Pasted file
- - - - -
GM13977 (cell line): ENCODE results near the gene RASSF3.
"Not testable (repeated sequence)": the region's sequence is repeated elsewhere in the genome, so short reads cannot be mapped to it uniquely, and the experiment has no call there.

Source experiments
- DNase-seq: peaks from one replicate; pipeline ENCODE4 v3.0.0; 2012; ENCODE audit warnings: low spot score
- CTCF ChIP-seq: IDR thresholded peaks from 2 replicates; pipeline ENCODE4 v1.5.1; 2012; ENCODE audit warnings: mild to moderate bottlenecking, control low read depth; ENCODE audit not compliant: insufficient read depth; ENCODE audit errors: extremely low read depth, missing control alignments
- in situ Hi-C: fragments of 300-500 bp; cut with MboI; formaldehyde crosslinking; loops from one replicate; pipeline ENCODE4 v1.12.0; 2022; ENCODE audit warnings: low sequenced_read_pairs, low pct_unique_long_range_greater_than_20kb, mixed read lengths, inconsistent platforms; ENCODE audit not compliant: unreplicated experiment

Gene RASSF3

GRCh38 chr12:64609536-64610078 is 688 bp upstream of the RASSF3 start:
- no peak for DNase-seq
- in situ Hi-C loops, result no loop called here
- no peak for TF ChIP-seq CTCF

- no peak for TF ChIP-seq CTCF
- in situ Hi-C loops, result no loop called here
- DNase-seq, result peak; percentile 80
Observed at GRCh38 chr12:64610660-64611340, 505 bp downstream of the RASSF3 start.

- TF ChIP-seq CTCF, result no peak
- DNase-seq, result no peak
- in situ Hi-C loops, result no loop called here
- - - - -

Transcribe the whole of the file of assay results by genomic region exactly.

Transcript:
GM13977 (cell line): ENCODE results near the gene RASSF3.
"Not testable (repeated sequence)": the region's sequence is repeated elsewhere in the genome, so short reads cannot be mapped to it uniquely, and the experiment has no call there.

Source experiments
- DNase-seq: peaks from one replicate; pipeline ENCODE4 v3.0.0; 2012; ENCODE audit warnings: low spot score
- CTCF ChIP-seq: IDR thresholded peaks from 2 replicates; pipeline ENCODE4 v1.5.1; 2012; ENCODE audit warnings: mild to moderate bottlenecking, control low read depth; ENCODE audit not compliant: insufficient read depth; ENCODE audit errors: extremely low read depth, missing control alignments
- in situ Hi-C: fragments of 300-500 bp; cut with MboI; formaldehyde crosslinking; loops from one replicate; pipeline ENCODE4 v1.12.0; 2022; ENCODE audit warnings: low sequenced_read_pairs, low pct_unique_long_range_greater_than_20kb, mixed read lengths, inconsistent platforms; ENCODE audit not compliant: unreplicated experiment

Gene RASSF3

GRCh38 chr12:64609536-64610078 is 688 bp upstream of the RASSF3 start:
- no peak for DNase-seq
- in situ Hi-C loops, result no loop called here
- no peak for TF ChIP-seq CTCF

- no peak for TF ChIP-seq CTCF
- in situ Hi-C loops, result no loop called here
- DNase-seq, result peak; percentile 80
Observed at GRCh38 chr12:64610660-64611340, 505 bp downstream of the RASSF3 start.

- TF ChIP-seq CTCF, result no peak
- DNase-seq, result no peak
- in situ Hi-C loops, result no loop called here